EPISODE 21 GOVERNING SPARTANS Welcome back folks and to the first of what will be a series of episodes designed to explain the different facets of the Spartan world in the lead up to the Greco-Persian wars. This time its the governmental structures of Sparta that we'll be focusing on to see the various bodies responsible for Spartan law-making in action. It's popularly believed that Sparta was an oligarchic state, and to be fair by the time Xenophon and Aristotle penned their constitutions of the Lacedaemonians the city had indeed become one. However, the secret to its stability and success in the 6th and 7th centuries was the result of a stable government that embraced elements of Monarchic, Aristocratic and Democratic rule. They had their kings, descended from Heracles whom were bound by Apollo's word to a council of elders. This council forwarded proposals to a sovereign citizen assembly for ratification. Fulfilling the executive function of government was an annually elected board of 5 Ephors whose members came from the Demos. This system was designed to give everyone their fair share of rule, to check any one element from growing to preponderant. I'll break down the cities god given constitution and various organs of state to hopefully build a picture how they operated together, and sometimes against one another. I hope you all enjoy, and take good care. CONTRIBUTE HERE FIND ME HERE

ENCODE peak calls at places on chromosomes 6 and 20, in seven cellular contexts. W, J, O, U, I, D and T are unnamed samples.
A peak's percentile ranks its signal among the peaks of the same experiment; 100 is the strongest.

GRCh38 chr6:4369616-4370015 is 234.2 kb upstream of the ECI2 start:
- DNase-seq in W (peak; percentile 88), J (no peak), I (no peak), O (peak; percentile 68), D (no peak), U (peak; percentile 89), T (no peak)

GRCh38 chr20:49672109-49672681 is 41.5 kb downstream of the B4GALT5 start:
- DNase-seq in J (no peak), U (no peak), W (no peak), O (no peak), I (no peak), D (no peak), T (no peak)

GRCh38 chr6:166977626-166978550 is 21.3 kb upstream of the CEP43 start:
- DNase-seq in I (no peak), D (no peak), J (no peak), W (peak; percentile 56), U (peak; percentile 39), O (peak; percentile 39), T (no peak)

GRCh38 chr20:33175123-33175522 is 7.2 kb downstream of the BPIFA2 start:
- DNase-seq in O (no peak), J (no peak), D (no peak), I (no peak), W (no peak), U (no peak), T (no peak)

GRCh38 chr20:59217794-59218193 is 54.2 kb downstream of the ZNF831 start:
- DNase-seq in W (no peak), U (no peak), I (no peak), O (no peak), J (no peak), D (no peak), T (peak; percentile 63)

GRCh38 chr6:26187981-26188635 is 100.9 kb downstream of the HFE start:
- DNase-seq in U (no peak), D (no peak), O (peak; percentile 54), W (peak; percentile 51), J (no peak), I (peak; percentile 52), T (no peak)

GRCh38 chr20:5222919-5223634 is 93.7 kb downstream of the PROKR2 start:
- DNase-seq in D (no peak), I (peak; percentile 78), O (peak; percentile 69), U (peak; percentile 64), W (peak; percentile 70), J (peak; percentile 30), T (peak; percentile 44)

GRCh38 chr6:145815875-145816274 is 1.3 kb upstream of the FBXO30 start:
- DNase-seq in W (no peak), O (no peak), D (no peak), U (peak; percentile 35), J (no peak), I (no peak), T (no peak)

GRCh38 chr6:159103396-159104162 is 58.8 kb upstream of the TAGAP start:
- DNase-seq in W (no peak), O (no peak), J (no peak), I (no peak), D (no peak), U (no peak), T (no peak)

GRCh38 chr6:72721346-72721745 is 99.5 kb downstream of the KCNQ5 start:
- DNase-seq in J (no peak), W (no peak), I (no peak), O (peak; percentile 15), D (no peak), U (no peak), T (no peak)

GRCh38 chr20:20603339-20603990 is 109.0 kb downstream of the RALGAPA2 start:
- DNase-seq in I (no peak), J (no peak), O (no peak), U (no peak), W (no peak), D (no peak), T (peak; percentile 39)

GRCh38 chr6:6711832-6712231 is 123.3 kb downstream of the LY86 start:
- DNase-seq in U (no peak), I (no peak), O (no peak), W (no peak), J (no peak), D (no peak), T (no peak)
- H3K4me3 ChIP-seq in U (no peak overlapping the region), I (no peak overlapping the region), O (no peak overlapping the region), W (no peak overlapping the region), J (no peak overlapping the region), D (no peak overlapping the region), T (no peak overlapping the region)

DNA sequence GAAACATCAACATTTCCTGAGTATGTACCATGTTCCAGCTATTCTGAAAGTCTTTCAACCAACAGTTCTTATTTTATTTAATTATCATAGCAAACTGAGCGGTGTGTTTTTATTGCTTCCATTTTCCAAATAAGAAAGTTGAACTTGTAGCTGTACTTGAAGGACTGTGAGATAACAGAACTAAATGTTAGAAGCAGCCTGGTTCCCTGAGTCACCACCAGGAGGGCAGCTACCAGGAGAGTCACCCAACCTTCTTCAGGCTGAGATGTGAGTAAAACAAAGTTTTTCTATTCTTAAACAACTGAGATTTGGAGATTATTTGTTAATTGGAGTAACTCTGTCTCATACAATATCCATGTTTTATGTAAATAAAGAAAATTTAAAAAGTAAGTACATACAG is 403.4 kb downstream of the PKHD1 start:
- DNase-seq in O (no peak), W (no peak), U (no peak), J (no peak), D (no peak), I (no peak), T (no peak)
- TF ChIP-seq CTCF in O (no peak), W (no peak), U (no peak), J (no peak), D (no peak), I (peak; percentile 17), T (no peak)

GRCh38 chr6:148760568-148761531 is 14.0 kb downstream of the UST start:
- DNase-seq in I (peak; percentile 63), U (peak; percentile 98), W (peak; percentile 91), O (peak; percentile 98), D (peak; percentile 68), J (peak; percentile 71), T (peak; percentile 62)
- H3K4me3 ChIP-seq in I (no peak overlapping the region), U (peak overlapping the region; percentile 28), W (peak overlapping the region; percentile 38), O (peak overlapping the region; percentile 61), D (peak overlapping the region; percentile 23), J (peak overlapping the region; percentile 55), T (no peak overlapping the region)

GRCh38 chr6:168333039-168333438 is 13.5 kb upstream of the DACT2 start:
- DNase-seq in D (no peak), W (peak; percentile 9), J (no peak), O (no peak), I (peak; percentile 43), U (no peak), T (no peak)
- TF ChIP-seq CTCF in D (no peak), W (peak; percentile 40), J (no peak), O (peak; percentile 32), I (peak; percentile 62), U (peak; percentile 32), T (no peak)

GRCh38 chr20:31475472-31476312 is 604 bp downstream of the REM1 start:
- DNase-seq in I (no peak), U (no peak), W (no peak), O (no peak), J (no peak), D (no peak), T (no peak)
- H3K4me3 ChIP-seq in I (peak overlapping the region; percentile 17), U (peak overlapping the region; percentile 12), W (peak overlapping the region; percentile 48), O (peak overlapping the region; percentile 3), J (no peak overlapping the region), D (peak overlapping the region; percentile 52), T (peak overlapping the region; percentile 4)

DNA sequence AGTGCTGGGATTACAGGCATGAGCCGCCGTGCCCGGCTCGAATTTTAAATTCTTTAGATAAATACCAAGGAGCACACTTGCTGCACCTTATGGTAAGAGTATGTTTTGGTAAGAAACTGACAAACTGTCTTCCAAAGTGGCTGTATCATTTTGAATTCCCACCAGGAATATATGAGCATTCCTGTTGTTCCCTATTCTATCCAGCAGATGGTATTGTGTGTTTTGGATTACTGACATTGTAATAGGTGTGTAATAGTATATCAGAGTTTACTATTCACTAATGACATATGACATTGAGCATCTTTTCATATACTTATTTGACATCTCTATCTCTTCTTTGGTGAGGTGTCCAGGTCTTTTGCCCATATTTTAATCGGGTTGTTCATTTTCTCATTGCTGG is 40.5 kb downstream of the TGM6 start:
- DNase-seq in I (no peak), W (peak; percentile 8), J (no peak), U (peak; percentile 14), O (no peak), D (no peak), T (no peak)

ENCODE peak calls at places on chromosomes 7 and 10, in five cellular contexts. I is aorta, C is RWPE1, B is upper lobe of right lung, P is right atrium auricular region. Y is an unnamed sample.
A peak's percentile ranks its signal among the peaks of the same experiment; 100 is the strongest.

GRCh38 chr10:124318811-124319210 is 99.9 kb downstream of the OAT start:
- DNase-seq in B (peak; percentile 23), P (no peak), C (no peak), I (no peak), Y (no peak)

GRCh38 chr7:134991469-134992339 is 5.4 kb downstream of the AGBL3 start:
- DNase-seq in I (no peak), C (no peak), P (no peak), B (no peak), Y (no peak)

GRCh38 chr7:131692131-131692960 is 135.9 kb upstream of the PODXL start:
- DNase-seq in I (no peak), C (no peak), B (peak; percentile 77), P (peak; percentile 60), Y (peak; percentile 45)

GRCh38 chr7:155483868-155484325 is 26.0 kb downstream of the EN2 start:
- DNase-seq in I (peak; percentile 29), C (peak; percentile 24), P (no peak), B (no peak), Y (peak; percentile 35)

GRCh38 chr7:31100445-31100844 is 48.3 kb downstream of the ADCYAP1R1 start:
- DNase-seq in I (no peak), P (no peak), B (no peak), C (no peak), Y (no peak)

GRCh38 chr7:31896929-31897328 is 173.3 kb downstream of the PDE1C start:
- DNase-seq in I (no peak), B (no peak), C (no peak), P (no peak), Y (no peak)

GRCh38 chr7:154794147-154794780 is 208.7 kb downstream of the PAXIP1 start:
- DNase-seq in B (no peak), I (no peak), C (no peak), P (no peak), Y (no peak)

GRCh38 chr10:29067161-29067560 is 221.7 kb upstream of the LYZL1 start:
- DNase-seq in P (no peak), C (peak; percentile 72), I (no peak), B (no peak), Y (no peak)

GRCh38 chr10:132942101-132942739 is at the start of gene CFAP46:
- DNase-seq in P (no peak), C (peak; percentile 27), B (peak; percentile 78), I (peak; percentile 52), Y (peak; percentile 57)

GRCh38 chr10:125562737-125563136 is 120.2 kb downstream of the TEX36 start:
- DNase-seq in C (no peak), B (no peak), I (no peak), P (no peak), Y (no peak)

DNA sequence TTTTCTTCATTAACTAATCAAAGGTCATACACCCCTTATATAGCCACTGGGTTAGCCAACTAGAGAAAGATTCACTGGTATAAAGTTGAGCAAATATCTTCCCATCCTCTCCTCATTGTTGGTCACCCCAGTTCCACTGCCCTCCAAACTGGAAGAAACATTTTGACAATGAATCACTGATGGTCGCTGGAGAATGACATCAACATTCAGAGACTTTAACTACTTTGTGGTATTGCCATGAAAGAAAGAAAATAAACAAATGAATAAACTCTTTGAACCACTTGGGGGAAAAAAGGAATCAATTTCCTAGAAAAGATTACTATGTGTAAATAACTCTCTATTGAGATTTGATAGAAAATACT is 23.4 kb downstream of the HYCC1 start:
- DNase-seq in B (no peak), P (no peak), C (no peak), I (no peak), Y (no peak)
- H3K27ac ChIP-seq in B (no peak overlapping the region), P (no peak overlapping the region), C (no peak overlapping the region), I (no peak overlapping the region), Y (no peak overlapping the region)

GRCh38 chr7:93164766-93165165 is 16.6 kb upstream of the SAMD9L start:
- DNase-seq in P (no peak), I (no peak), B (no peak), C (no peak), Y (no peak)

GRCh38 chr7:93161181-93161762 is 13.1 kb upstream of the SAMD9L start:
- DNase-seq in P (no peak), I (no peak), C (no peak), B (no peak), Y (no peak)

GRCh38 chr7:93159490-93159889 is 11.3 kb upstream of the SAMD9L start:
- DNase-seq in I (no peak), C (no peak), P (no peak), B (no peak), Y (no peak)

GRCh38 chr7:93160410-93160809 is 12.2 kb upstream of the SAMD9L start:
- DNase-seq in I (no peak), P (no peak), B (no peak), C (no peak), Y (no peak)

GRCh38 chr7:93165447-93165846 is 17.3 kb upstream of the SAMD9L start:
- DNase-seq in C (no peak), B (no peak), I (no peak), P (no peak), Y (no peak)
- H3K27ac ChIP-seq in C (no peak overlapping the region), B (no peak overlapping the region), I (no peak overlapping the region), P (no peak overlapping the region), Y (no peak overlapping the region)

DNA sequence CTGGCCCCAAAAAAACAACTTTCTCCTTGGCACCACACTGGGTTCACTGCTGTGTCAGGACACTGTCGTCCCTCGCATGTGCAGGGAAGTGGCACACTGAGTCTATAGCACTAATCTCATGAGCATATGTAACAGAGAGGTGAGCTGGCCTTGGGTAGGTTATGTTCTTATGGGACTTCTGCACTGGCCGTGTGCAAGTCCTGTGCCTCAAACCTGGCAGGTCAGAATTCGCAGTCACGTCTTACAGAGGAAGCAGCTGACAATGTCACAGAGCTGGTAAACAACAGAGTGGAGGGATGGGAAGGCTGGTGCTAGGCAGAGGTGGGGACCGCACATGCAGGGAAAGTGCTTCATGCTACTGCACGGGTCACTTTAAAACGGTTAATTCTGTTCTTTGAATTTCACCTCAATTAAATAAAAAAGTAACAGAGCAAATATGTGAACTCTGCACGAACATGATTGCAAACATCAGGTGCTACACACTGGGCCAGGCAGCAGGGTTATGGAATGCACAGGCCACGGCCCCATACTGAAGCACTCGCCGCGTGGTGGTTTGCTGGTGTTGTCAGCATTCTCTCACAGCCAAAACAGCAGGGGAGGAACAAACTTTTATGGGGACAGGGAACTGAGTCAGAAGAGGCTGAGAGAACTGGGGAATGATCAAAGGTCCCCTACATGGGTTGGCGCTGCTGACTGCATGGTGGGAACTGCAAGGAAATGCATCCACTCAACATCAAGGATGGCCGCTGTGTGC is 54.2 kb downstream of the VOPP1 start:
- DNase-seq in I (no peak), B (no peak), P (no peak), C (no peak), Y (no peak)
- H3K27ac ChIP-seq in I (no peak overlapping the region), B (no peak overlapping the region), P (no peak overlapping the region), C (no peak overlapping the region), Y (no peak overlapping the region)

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020. The Spartan Yoke

EPISODE 20 THE SPARTAN YOKE Happy new year folks, welcome back to the Spartan History Podcast, the only podcast called the Spartan History Podcast. We're turning 20 with the release of this episode and I couldn't be more pleased to be back behind the microphone. I hope you all had a safe holiday season. This time we're taking the Spartan story into the 7th century as the city consolidates her hold on the recently acquired Messenian territories. First though, we look at the post war settlement within city and see if the aggressive land grab, that was the first Messenian war, satisfied the citizenries desire for land and enfranchisement. Successful wars brought great wealth to the victors, the Spartan's tithed some of that wealth in honour of the gods with the construction of two important temples. These sacred places were to be a fixture within the city for centuries to come. The freshly indentured Messenian Helot's, of proud and mighty stock in their own right, weren't sitting idle beneath the yoke of their masters. Quietly biding their time for insurrection, a crushing defeat of the Spartans by the men of Argives provides just enough impetus for the push to freedom. The subsequent uprising, known as the 2nd Messenian war, would be a fight to the death with the winner taking all. The famous archaic Spartan poet, Tyrtaeus was contemporary with the conflict and his works are largely believed to have helped turn the tide in Sparta's favour. We finish with a look at what remains of his corpus. I hope you all enjoy, and take good care. CONTRIBUTE HERE FIND ME HERE